discretionary function exception was designed to shield.” Berkovitz, 486 U.S. at 536. Both of
these prongs are discussed and applied to the facts of this case below.
A. First Prong
To prevail on the first prong, Plaintiffs must demonstrate that any challenged decisions,
actions, or non-actions, involved “no ‘element of judgment or choice.’” Elder, 312 F.3d at 117677 (quoting Kiehn v. United States, 984 F.2d 110, 1102 (10th Cir. 1993)). The discretionary
function exception does not apply if a “federal statute, regulation, or policy specifically
prescribes a course of action for an employee to follow” and “the employee has no rightful option
but to adhere to the directive.” Gaubert, 499 U.S. at 322. Plaintiffs must show that Park Service
“employees violated a federal statue, regulation, or policy that is both ‘specific and mandatory’”
to the extent that the government officials are left without any meaningful realm of choice or
judgment. Elder, 312 F.3d at 1177 (quoting Arago, 146 F.3d at 823)).
Plaintiffs have not pointed to any statute, regulation or agency policy regarding the
manner in which the Park Service should identify, warn of, design or maintain irrigation ditches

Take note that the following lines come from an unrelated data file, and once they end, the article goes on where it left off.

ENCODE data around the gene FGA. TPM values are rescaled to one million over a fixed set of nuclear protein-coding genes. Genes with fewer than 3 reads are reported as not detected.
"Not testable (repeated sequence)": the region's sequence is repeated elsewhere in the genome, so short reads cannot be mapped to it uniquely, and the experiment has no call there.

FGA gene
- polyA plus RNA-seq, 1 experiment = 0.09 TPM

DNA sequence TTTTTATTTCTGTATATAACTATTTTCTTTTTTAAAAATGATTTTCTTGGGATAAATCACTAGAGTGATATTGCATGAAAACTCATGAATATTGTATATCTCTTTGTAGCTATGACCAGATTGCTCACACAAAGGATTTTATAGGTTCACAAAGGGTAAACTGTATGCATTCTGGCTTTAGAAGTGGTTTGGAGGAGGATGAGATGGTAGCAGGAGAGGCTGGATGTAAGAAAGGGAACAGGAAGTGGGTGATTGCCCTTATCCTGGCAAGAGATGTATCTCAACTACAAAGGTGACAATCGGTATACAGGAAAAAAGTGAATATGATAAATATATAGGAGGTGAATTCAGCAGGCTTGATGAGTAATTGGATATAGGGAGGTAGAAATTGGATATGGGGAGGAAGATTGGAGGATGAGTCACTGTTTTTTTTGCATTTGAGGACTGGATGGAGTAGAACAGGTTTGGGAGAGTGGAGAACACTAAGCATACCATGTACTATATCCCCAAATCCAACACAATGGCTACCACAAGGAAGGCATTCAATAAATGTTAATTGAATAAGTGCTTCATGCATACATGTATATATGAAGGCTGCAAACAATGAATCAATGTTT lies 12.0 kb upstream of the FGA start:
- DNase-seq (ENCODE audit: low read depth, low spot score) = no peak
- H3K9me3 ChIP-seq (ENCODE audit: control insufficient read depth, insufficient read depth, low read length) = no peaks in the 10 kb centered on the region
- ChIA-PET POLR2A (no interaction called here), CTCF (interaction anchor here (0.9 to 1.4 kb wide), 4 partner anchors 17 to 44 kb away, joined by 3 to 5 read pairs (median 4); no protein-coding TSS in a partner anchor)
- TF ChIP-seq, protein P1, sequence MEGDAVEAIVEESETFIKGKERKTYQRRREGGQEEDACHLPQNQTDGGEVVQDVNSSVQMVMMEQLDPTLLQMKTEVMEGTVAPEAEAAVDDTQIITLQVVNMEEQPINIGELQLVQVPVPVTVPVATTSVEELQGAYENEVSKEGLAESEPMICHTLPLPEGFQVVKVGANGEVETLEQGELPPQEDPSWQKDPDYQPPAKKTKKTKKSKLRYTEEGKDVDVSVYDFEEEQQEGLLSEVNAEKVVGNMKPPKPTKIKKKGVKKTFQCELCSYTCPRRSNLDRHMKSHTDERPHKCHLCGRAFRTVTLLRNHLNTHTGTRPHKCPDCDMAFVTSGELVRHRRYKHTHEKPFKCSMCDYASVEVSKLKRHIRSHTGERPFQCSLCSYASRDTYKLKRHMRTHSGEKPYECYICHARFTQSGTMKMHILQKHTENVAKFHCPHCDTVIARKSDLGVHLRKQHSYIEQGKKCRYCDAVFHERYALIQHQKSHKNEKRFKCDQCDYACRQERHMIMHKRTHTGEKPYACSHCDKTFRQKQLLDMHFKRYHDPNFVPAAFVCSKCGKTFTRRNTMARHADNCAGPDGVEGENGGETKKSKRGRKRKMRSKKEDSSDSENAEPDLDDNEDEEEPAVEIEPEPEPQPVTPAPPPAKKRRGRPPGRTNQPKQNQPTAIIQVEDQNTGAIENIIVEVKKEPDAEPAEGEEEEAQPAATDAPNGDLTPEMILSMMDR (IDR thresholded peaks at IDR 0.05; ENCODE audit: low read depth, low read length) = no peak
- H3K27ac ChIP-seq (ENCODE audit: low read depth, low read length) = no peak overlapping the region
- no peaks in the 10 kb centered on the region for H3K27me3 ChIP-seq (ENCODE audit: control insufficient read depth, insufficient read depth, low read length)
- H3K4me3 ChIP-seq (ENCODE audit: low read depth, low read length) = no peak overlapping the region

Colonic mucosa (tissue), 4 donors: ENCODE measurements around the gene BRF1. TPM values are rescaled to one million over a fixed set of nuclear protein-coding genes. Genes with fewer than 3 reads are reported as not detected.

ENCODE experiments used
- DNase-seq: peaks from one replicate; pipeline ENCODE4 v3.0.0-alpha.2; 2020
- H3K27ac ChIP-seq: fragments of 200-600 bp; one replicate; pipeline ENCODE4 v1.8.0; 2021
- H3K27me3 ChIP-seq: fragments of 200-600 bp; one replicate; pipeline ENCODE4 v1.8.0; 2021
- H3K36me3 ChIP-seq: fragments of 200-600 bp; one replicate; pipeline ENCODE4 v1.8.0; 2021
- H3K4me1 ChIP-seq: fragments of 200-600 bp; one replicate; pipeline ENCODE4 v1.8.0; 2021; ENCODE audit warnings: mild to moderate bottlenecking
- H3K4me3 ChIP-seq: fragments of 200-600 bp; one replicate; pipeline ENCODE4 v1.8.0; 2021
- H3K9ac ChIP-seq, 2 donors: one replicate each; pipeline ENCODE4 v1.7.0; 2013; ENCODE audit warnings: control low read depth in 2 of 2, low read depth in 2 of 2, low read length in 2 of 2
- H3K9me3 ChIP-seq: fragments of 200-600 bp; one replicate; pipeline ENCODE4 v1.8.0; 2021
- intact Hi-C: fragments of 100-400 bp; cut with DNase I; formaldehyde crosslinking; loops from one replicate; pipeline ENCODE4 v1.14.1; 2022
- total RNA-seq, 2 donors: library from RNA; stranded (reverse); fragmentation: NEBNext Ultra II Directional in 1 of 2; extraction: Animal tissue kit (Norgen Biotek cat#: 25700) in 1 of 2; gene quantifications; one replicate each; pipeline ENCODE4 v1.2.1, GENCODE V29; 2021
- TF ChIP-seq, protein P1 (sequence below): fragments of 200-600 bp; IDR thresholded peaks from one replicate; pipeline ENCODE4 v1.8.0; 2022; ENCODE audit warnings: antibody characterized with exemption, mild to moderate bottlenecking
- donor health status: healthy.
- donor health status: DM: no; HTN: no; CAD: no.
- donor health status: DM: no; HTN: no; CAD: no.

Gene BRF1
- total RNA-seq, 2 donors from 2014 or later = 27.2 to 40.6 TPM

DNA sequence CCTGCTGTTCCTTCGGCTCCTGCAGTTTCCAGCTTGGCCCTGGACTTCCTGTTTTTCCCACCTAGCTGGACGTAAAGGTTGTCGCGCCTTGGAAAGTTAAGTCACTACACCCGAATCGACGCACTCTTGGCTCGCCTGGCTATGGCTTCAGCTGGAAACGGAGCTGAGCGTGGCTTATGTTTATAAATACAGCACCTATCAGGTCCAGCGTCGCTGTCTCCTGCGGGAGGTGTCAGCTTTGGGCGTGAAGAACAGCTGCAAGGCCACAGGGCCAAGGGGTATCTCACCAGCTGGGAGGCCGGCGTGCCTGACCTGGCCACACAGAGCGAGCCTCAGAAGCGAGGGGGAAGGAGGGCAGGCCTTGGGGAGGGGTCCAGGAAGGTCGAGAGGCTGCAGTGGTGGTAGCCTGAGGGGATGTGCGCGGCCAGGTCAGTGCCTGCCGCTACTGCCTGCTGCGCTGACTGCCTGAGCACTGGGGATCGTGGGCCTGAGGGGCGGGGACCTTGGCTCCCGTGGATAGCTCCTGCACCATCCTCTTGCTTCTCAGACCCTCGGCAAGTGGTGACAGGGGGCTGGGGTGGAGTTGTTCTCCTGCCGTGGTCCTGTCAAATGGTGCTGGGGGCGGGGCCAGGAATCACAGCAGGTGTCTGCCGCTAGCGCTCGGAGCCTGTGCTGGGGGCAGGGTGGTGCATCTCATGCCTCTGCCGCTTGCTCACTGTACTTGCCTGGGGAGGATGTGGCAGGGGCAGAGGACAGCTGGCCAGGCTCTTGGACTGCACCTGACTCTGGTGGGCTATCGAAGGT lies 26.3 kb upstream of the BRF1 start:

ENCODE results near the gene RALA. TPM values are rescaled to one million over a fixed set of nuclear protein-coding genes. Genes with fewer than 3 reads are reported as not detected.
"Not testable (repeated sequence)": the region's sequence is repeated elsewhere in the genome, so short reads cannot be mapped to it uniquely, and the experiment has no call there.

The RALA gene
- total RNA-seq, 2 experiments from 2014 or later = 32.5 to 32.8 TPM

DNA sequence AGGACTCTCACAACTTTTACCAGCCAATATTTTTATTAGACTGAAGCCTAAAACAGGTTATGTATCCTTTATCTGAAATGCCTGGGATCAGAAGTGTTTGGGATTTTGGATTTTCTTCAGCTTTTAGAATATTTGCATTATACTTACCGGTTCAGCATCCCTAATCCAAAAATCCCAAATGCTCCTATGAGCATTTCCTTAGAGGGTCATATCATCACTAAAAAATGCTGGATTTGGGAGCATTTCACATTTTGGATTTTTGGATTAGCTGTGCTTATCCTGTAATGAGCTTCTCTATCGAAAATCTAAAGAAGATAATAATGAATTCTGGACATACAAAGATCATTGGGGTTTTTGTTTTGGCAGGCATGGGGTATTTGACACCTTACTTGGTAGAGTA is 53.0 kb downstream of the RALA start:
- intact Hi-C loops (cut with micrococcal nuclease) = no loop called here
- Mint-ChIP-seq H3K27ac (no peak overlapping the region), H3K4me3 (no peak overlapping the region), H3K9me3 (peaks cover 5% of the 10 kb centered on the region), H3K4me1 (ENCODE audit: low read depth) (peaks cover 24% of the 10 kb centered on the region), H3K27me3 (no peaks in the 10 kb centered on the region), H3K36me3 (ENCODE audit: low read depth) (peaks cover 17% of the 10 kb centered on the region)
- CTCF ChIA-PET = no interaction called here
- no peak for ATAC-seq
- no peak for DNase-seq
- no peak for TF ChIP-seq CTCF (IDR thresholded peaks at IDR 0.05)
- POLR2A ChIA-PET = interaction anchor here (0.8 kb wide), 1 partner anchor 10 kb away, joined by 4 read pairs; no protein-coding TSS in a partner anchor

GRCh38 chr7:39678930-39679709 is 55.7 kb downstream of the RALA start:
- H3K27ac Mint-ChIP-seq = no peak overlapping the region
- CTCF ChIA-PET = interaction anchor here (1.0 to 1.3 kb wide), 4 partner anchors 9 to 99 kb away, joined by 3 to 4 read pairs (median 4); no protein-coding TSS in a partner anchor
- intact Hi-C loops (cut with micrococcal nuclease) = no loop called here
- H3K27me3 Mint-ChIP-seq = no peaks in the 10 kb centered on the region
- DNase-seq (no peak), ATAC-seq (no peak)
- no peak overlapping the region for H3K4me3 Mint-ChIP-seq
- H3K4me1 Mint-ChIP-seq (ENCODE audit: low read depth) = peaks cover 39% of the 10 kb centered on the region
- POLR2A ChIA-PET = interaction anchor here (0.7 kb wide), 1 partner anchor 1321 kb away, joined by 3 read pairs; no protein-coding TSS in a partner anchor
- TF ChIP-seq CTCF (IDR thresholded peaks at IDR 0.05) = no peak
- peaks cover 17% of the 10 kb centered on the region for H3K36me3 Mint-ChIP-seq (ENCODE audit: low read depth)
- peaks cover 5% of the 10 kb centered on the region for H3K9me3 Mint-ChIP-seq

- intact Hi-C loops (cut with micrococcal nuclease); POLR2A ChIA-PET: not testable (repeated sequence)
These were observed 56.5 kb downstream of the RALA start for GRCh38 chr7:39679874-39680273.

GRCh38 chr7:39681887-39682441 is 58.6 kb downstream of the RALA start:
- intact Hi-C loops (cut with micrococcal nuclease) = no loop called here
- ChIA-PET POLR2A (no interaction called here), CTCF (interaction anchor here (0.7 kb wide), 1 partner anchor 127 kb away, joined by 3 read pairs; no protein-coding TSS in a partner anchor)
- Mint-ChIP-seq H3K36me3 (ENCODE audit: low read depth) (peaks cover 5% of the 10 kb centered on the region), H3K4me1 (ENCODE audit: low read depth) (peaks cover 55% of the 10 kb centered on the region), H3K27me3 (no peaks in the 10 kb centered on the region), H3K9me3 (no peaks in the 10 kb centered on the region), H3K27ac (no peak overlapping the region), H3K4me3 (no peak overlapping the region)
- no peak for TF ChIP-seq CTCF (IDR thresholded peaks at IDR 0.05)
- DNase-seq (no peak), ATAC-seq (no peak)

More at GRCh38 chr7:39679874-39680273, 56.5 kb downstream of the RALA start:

such as that involved in this incident. The Government contends that no such mandatory federal
directives exist and the treatment of these ditches involved discretion and judgment on the part of
the Park officials.
Plaintiffs argue that national parks are required to conduct a “safety audit process” as
prescribed in Director Order #50C at § 4.3 and that that requirement satisfies the first prong of
Berkovitz. The safety audit process is designed for the protection and safety of park visitors. It
outlines a risk assessment tool that parks may use in conducting their audits. However, use of the
tool is suggested, not required. Zion National Park complies with Director Order #50C by
conducting safety audits whereby it collects and evaluates park injury data to determine what, if
anything, can be done to address and prevent accidental injuries in the future. It does not,